Is there a way anyone can access the system32 folder on Windows without being logged in? If so, how would he do that and how to prevent it.

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    Can you clarify what you mean by "without being logged in" ? Do I have physical access to the machine? In which case, am I allowed to reboot off a USB stick?. Can I take out the hard drive and put in into another machine, then put it back? Basically, please give us more context for the question. – Mike Ounsworth Feb 10 '16 at 14:11
  • I mean if someone comes up to a computer and turns it on but doesn't know the password to login, so yes he has physical access. – Vadim Tatarnikov Feb 10 '16 at 14:12
  • How much physical access would one have? If one can physically get inside the machine or get into the BIOS setup, then there is no way to prevent access to the system folders. – rustyx Feb 10 '16 at 14:19
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    If I can access BIOS, then I can change the boot settings to enable "Boot From USB", and then boot into my hacker linux which ignores your Windows permission settings. – Mike Ounsworth Feb 10 '16 at 14:27
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    Yup, take 20 mins and try it for yourself - go download Ubuntu Linux onto a USB stick, boot into it, and you'll see that you can access any file on your hard drive (unless it's encrypted). – Mike Ounsworth Feb 10 '16 at 14:33

Everyone has read access to system32, but only administrators have write access. If you want to write to system32 as a Windows user, you need to conduct what is called a privilege escalation which elevates a normal user to admin. This can usually be prevented by proper user management and configuration since there are many possibilities to elevate privileges.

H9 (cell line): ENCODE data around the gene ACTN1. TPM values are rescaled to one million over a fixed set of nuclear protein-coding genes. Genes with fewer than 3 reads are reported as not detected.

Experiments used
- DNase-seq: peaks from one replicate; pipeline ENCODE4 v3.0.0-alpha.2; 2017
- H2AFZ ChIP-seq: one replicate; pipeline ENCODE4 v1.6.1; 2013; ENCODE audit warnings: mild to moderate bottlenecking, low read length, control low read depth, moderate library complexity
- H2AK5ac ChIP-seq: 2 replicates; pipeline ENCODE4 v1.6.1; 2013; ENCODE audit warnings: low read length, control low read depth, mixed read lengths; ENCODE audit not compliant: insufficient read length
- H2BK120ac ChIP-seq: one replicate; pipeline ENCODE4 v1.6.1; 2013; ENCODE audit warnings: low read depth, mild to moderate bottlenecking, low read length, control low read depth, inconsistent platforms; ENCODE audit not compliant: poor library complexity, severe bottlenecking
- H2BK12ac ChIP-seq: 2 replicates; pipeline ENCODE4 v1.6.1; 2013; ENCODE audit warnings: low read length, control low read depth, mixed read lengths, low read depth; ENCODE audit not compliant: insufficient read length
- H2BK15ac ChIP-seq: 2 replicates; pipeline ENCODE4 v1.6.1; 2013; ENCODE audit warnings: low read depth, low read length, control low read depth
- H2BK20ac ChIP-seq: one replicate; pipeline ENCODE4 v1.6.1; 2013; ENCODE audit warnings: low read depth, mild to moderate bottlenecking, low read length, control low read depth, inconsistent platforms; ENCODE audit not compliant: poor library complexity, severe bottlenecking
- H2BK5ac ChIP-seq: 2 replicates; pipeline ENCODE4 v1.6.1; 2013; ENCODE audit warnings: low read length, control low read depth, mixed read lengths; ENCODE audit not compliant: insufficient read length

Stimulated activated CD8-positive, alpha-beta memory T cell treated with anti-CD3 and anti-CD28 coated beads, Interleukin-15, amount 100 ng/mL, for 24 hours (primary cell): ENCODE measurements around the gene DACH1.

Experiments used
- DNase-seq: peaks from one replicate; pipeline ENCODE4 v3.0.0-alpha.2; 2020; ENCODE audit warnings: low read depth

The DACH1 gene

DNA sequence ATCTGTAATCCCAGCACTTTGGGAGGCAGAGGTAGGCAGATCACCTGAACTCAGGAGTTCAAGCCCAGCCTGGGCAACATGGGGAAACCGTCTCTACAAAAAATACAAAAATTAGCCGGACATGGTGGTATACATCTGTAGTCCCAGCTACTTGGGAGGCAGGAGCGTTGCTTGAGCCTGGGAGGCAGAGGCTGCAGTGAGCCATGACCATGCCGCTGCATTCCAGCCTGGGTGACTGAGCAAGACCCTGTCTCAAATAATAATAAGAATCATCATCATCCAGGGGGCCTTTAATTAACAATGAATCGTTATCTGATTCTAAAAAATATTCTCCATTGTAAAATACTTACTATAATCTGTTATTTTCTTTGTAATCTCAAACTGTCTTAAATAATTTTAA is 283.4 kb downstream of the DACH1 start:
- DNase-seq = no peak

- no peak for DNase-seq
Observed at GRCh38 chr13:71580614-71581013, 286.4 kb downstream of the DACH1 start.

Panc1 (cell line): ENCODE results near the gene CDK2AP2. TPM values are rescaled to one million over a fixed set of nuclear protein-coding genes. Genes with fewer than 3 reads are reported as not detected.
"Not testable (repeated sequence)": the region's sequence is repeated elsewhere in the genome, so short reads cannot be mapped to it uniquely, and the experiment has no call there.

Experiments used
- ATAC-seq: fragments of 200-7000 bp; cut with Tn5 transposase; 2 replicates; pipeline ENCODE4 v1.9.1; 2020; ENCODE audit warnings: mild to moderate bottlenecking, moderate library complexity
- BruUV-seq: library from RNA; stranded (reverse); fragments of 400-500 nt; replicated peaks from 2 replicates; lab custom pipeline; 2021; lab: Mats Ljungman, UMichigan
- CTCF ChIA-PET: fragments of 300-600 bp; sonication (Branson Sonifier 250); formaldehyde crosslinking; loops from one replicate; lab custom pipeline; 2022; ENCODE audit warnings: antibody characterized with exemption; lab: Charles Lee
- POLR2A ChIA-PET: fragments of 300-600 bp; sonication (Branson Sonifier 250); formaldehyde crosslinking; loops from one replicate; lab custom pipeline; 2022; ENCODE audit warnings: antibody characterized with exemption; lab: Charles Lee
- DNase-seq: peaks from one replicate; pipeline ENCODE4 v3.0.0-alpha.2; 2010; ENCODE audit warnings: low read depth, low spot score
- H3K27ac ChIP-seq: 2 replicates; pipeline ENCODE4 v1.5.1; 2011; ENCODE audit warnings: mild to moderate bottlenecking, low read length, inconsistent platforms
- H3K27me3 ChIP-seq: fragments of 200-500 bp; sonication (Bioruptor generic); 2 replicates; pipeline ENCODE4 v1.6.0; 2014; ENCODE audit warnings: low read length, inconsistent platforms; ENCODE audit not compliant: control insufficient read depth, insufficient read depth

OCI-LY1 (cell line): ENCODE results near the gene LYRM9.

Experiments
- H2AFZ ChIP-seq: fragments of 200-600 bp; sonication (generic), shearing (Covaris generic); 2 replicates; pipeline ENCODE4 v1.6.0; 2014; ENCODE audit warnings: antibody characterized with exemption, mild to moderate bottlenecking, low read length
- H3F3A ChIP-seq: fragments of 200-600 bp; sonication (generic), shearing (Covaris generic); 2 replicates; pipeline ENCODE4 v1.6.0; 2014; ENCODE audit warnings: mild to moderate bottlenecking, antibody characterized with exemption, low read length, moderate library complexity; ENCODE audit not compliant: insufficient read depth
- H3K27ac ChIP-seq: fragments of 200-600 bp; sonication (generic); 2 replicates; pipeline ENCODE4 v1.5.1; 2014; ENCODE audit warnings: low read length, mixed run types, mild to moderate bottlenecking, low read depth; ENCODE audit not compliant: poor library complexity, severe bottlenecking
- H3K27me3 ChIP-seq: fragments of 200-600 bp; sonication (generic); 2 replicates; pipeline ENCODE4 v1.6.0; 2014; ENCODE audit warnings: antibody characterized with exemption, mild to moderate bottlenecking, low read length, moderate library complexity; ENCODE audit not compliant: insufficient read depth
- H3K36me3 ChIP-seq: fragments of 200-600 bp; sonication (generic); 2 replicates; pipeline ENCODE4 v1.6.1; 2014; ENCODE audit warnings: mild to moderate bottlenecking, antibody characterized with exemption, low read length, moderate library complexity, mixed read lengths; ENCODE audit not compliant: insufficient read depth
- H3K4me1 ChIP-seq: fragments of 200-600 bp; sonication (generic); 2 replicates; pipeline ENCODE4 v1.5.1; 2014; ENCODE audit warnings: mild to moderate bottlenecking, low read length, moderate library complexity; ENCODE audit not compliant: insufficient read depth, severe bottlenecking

But: If someone mounts your Windows file system in a non-Windows environment (Linux, OSX), the file access permissions set by the Windows kernel will be ignored and thus everyone using a live boot can easily write to system32. You can only prevent this by configuring the clients in a way that booting from USB or other devices is impossible.

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    ... what about booting off a USB stick? Can I write to it then? ... I think the question needs clarification about what is meant by "without being logged in". – Mike Ounsworth Feb 10 '16 at 14:08
  • @MikeOunsworth Thats a really good point! Ill update my post. – AdHominem Feb 10 '16 at 14:09
  • Also don't forget the PXE network boot option ;) – rustyx Feb 10 '16 at 14:24

I response to the comment that we are allowing the attacker to have physical access to the machine:

There's a running joke in security called The 10 Laws of Security. Law #3 is

If a bad guy has unrestricted physical access to your computer, it's not your computer anymore.

So yes, if the bad guy can walk up to the machine, reboot it off a USB stick into an OS of their choice, or take out the hard drive, or plant a chip on the motherboard, etc, then you've already lost; there's not much you can do to prevent him accessing / modifying your machine. Using full-disk encryption raises the bar, but then I will plant a key-logger on the motherboard to collect your admin password, then come back in a few days and log in as you.

That said, if you are only concerned with a running system (ie the admin will be notified if the machine shuts down, or on startup it performs a "restore from deep freeze") then there are things you can do to prevent system32 from being tampered with. For that case, @AdHominem's answer about setting proper user management / permissions applies.

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